https://doi.org/10.2105/AJPH.93.9.1552...
) and later used in IC patients (77. Chehuen M, Cucato GG, Carvalho CRF, Ritti-Dias RM, Wolosker N, Leicht AS, et al. Walking training at the heart rate of pain threshold improves cardiovascular function and autonomic regulation in intermittent claudication: A randomized controlled trial. J Sci Med Sport. 2017;20(10):886-92. https://doi.org/10.1016/j.jsams.2017.02.011.
https://doi.org/10.1016/j.jsams.2017.02....
).

Barriers to physical activity assessment

Personal barriers to physical activity were assessed using questions that assessed the following items: fatigue, lack of time, no one to accompany patients while walking, lack of money to practice physical activity, lack of knowledge, and uncertainty regarding the benefits of exercise, lack of energy, pain induced by walking, and the need to rest due to pain. This questionnaire was validated for use among the elderly and was administered by the same physician (88. Barbosa JP, Farah BQ, Chehuen M, Cucato GG, Farias Júnior JC, Wolosker N, et al. Barriers to physical activity in patients with intermittent claudication. Int J Behav Med. 2015;22(1):70-6. https://doi.org/10.1007/s12529-014-9408-4.
https://doi.org/10.1007/s12529-014-9408-...
). Patients answered yes or no to all questions regarding barriers that might affect their ability to engage in physical activity.

Depression/anxiety questionnaires

For a better understanding, symptoms of depression and anxiety were investigated with an interview with a psychologist who applied two tests to assess the symptoms of depression and anxiety. The BDI and the Beck Anxiety Inventory (BAI) were chosen for this analysis because of their ease of application, validation in other diseases, and other questionnaires (1414. Aben I, Verhey F, Lousberg R, Lodder J, Honig A. Validity of the beck depression inventory, hospital anxiety and depression scale, SCL-90, and hamilton depression rating scale as screening instruments for depression in stroke patients. Psychosomatics. 2002;43(5):386-93. https://doi.org/10.1176/appi.psy.43.5.386.
https://doi.org/10.1176/appi.psy.43.5.38...
). The BDI is a self-reported questionnaire consisting of 21 items scored on a 4-point scale ranging from 0 to 3, which measures the severity of depressive symptoms. The total score ranges from 0 to 63, with 0 to 13 indicating minimal depression, 14 to 19 indicating mild depression, 20 to 28 indicating moderate depression, and 29 to 63 indicating severe depression.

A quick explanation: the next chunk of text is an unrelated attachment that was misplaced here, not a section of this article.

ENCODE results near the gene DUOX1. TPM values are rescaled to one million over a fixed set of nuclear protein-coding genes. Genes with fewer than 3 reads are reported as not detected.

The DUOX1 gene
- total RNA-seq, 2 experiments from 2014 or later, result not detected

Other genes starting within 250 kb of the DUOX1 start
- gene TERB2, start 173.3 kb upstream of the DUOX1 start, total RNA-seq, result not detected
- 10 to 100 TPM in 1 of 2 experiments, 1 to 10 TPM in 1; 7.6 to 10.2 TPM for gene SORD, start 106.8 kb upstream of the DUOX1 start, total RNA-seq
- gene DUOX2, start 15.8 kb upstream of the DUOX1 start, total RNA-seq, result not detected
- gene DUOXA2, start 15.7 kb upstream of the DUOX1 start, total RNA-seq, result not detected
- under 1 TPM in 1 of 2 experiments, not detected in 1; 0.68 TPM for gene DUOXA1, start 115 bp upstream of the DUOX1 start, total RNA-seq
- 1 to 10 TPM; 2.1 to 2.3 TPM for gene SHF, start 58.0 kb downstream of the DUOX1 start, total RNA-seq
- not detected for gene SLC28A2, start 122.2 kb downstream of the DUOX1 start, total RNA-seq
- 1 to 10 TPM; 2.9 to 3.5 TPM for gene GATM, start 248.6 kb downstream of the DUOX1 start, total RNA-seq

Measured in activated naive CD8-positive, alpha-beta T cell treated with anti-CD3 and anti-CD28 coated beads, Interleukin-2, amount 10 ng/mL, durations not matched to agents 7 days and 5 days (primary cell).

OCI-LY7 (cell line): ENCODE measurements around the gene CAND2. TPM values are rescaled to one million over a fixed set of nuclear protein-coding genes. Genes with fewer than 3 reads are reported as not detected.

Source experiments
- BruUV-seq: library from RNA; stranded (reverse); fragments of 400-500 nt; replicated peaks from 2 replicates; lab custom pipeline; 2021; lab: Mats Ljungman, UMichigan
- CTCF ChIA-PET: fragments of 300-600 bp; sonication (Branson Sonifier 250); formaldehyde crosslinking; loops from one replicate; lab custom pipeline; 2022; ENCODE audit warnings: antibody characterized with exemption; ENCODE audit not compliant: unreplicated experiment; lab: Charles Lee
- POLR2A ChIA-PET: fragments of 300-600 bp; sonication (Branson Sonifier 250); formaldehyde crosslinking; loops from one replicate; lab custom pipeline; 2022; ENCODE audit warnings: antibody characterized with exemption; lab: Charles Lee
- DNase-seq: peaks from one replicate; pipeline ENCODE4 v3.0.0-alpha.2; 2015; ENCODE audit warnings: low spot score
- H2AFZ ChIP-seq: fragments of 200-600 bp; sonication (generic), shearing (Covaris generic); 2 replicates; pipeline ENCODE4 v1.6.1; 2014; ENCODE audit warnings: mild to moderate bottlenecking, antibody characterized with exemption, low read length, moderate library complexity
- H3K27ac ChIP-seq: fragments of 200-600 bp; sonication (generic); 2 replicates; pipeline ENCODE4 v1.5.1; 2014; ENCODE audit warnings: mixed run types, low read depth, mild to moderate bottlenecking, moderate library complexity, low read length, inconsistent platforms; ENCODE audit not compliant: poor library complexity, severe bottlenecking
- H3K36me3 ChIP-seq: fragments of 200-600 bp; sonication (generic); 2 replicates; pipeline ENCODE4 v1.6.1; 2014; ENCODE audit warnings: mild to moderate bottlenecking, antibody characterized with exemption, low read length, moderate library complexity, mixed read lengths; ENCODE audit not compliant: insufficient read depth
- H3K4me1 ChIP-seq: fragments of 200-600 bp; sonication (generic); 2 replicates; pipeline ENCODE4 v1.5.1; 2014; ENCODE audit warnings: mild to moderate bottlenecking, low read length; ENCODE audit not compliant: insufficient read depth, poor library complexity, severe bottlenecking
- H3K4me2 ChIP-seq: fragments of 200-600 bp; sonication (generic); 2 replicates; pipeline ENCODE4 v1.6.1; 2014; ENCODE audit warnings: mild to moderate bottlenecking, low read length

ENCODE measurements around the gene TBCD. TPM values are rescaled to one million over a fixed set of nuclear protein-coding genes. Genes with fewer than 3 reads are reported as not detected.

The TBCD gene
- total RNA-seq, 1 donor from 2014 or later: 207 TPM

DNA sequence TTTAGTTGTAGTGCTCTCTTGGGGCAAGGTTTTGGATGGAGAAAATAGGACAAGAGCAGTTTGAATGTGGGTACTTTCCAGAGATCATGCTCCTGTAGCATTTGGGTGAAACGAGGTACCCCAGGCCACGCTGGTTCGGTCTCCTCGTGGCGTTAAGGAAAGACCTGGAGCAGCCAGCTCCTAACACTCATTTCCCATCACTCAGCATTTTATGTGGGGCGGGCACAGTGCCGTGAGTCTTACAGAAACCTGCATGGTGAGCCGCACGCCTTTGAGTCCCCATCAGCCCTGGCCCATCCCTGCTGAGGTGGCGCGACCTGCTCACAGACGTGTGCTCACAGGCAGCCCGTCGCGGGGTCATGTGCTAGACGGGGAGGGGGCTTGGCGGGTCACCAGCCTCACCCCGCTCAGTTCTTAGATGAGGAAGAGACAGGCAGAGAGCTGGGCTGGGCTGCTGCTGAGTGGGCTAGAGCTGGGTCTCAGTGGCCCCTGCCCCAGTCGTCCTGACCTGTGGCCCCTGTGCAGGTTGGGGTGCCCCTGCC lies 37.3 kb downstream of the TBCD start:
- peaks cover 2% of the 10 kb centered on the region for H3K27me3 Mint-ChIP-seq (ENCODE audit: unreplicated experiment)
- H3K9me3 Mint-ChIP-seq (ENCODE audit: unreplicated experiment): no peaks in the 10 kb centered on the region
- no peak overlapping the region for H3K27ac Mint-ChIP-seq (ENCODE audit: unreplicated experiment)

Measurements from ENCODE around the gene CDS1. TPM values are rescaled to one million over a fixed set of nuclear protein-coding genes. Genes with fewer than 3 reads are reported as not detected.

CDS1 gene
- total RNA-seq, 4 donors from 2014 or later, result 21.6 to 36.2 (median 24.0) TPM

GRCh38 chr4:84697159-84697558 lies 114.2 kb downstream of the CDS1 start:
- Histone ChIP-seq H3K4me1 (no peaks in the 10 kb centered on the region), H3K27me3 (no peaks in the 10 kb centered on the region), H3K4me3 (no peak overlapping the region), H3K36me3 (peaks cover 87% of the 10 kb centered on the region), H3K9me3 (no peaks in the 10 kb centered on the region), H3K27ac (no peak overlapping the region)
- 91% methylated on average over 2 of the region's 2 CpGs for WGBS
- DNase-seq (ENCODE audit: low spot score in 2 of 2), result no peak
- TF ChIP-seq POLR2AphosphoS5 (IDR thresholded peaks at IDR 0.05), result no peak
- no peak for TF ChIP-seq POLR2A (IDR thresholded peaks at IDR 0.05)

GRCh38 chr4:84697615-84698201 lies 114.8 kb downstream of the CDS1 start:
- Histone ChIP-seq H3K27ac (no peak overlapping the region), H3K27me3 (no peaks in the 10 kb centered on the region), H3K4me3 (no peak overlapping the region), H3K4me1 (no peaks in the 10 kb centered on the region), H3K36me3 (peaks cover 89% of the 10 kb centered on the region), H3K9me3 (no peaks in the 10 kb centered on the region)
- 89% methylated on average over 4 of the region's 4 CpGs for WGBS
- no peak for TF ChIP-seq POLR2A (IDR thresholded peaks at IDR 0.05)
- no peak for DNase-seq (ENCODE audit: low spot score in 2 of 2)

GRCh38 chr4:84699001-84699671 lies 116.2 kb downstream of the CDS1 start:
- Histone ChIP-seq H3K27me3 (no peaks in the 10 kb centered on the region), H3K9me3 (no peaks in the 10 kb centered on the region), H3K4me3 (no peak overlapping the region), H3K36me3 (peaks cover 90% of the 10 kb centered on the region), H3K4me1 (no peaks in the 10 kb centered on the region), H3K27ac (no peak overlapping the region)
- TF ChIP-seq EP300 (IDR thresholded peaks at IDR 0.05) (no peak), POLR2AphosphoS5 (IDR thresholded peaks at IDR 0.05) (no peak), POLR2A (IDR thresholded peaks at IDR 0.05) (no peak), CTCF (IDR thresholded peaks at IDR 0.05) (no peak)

Anxiety symptoms were investigated using the BAI. The BAI is a list that describes 21 anxiety symptoms. Patients assessed the symptoms that they experienced during the past week and reported how much these symptoms bothered them. The items were scored on a 3-point scale ranging from 0 to 3, and the total score ranges from 0 to 63, where 0-9 indicate normal or no anxiety, 10-18 indicate mild-to-moderate anxiety, 19-29 indicate moderate-to-severe anxiety, and 30-63 indicates severe anxiety.

Statistics

SPSS version 17.0 (Chicago, USA) was used to analyze the data. The results are presented as means, standard deviations, and frequencies. Data normality was confirmed using the Shapiro-Wilk test and visual inspection of the histograms. Categorical variables were tested using the Pearson's chi-square test, and Student's t-test was used for independent samples. A p-value of ≤0.05 was adopted as the significance level.

RESULTS

The characteristics of the sample, which was predominantly male (67.8%) with a mean age of 66.7 years, depressive symptoms were more frequent than anxious symptoms, as detailed in Table 1.

Table 1
The characteristics of the sample (n=113).

Fig. 1 shows the prevalence of personal barriers to walking. The two most prevalent barriers were pain induced by exercise and the presence of other diseases, injuries, or disabilities that impeded physical activity.

Figure 1
Prevalence of personal barriers to physical activity among patients with IC.

Patients with symptoms of depression had a shorter pain-free walking distance (p=0.015) and total walking distance (p=0.035) than those without symptoms of depression. The pain-free walking distance (p=0.29) and the total walking distance (p=0.07) of patients with and without symptoms of anxiety were similar (Table 2).

Table 2
Walking capacity according to the presence of depressive and anxiety signs.

A comparison of the number of barriers between the presence of anxiety/depression symptoms is shown in Figs. 2 and 3. We observed that patients with symptoms of depression had significantly more barriers (p<0.005). This pattern was not observed among patients with symptoms of anxiety. Most patients reported more than one barrier, so the data overlap.

Figure 2
Comparison of the number of barriers according to the depression symptoms; *p<0.005.
Figure 3
Comparison of the number of barriers according to the anxiety symptoms.

Table 3 shows the relationship between barriers to physical activity and depressive symptoms. Only three barriers were more significant among patients with depression than among those without depression.

Table 3
Association between barriers to physical activity and depressive symptoms (n=80).

Table 4 presents the association between barriers to physical activity and anxiety symptoms. There was no difference in the barriers present between patients with and without anxiety.

Table 4
Association between barriers to physical activity and anxiety symptoms (n=80).

DISCUSSION